The late Eddie Kendricks was a pop/soul singer with a modest solo career after a stint in the Temptations.
He hit number one on the pop charts in 1973 with his hit ‘Keep on Truckin’.
The song title was a 30s jazz expression made popular in 60s flower children circles by Robert Crumb with his famous poster of a row of guys walking in casual confidence.
The expression died a natural death in the mid-70s when disco made it difficult to keep on trucking- or from laughing-for that matter.
Anyhow, the spirit of Eddie Kendricks was alive and well during Day One at Barrett-Jackson because trucks were in the spotlight.
Pickup trucks have enjoyed a heightened popularity over the past few years. Trucks are the flavor of the week in collector world, but they have always been near and dear to our hearts at mystarcollectorcar.com. In fact, we give them their own section and they always move toward our front page at some point during their feature month.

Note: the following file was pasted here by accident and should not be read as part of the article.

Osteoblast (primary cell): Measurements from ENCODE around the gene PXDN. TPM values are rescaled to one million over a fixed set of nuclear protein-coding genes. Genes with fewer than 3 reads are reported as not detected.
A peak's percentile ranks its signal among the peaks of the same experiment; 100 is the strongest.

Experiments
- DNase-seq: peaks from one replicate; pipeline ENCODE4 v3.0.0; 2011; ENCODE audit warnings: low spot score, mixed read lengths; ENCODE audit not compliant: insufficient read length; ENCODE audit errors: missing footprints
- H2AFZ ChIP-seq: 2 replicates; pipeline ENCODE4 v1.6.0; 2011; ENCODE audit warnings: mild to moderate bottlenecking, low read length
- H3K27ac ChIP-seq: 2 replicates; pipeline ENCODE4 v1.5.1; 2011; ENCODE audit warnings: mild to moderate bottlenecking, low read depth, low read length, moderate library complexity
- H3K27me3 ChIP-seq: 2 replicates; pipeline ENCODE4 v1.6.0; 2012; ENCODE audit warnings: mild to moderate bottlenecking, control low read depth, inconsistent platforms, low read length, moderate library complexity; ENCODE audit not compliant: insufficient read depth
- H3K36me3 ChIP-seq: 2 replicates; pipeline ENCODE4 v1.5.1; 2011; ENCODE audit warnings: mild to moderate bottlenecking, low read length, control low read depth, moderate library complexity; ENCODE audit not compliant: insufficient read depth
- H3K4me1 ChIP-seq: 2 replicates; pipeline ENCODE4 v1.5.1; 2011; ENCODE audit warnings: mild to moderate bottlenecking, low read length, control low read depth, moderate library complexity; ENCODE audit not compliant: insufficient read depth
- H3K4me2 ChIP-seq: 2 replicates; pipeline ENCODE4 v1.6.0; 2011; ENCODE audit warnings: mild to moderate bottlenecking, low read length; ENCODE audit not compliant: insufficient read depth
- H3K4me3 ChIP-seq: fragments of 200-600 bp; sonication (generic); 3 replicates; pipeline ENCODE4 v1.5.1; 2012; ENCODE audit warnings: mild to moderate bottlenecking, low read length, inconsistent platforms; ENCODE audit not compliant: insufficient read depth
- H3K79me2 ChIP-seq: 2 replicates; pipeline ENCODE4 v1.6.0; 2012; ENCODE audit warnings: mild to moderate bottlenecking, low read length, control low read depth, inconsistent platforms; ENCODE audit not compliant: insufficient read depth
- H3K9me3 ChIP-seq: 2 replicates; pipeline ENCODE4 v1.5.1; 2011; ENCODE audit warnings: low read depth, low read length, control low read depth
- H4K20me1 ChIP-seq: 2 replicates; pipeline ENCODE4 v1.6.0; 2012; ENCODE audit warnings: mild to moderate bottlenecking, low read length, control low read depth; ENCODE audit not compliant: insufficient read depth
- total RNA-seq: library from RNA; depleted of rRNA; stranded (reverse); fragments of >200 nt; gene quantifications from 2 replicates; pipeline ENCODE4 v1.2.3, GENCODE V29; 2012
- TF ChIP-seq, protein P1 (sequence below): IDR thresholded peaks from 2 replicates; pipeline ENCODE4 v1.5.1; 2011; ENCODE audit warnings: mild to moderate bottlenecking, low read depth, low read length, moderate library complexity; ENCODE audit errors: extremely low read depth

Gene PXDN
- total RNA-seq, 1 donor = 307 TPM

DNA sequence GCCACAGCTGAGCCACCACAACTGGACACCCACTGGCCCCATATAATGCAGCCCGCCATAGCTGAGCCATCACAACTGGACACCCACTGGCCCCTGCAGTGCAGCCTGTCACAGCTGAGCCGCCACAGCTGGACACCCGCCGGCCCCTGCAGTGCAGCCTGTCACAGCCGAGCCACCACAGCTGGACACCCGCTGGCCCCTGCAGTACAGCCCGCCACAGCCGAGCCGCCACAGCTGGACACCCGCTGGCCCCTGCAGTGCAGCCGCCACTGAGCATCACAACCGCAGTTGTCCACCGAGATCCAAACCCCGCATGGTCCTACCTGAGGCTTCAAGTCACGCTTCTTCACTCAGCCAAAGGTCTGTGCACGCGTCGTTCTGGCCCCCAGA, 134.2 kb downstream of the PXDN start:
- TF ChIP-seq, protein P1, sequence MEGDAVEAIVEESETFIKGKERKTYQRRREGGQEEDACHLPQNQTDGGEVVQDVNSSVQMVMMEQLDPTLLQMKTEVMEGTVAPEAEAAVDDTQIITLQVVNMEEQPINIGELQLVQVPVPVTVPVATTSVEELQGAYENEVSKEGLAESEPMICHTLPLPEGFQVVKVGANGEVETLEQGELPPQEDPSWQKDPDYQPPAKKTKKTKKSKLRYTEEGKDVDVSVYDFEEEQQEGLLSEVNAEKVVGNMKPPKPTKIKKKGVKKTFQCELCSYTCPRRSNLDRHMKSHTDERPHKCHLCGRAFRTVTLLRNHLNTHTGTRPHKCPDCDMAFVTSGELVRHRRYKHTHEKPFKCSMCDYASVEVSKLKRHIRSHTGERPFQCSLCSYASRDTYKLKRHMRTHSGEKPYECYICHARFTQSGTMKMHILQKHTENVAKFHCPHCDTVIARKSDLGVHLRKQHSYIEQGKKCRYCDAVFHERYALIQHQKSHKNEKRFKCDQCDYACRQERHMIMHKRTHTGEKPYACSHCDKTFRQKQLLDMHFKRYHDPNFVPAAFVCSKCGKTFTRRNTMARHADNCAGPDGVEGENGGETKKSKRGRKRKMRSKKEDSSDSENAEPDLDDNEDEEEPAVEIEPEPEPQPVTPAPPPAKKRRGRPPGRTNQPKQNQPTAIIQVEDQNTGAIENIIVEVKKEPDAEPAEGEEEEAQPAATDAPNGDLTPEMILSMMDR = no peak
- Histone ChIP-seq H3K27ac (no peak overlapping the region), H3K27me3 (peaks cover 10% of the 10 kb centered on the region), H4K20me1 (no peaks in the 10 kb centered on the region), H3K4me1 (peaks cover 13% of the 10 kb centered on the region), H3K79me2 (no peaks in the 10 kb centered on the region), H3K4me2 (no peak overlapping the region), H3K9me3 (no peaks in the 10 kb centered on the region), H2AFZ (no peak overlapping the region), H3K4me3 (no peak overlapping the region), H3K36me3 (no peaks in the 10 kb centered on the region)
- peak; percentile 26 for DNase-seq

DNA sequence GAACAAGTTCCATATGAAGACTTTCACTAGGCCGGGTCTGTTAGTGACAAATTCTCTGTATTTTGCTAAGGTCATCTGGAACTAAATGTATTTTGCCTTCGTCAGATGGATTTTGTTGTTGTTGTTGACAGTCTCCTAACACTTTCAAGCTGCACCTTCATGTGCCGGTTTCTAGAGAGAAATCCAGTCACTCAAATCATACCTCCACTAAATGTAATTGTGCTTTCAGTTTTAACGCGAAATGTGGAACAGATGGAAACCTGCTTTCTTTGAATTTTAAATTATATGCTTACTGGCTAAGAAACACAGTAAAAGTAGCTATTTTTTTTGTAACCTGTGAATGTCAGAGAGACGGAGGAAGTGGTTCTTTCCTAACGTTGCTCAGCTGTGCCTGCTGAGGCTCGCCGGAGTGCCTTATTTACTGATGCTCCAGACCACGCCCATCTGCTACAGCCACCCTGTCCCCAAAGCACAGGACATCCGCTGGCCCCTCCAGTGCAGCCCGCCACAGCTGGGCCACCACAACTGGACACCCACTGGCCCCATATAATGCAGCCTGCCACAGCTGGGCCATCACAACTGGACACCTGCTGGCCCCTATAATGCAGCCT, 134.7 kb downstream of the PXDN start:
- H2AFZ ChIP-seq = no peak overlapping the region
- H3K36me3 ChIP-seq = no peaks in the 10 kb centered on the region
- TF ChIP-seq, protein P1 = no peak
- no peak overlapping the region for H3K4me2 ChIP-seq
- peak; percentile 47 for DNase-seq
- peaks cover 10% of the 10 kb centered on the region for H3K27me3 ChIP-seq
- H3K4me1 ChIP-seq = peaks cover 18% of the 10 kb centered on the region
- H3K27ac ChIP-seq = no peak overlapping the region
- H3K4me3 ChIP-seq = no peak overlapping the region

The heart of the pickup truck market is higher value in complete restorations and slick resto-mods. Restorations are very common for trucks because pickup trucks were working class heroes. They weren’t hired for their looks and they got beaten up every day with back-breaking labor. Few of them were pampered and stuck in a garage.
So the menu on Day One was truck-heavy as owners try to cash in on the pick up gold rush. Our pick for the buy of the day was a beaten up 1973 Chevy El Camino with a mismatched door and paint scheme. It sold for $9900.00- even though it looked late for the crusher.
But this beater was a TV star because it was Earl’s from ‘My Name is Earl’, and it will definitely rise in value. Never underestimate the value of a vehicle from a hillbilly comedy because the Clampett-mobile from the ‘Beverly Hillbillies’ is worth enough to even get Jethro laid these days.
The inexplicable buy of the day was a 1948 Chevy pickup that was all muscle under the hood. The truck sold for around 70 grand, even though it had a rough-looking exterior that may or may not have been on purpose. The truck was a labor of love for a man and his two daughters, but these days money can buy you love, because it was sold after their father’s death. We assume that there was a bigger story to this truck’s high price.
Two other final notes on the first day: The 1969 AMX was an amazing looking ride. And gentlemen, please refrain from using that shiny tire crap that makes your ride look cheaper than a hooker on a payday weekend.
Check back tomorrow for Day Two.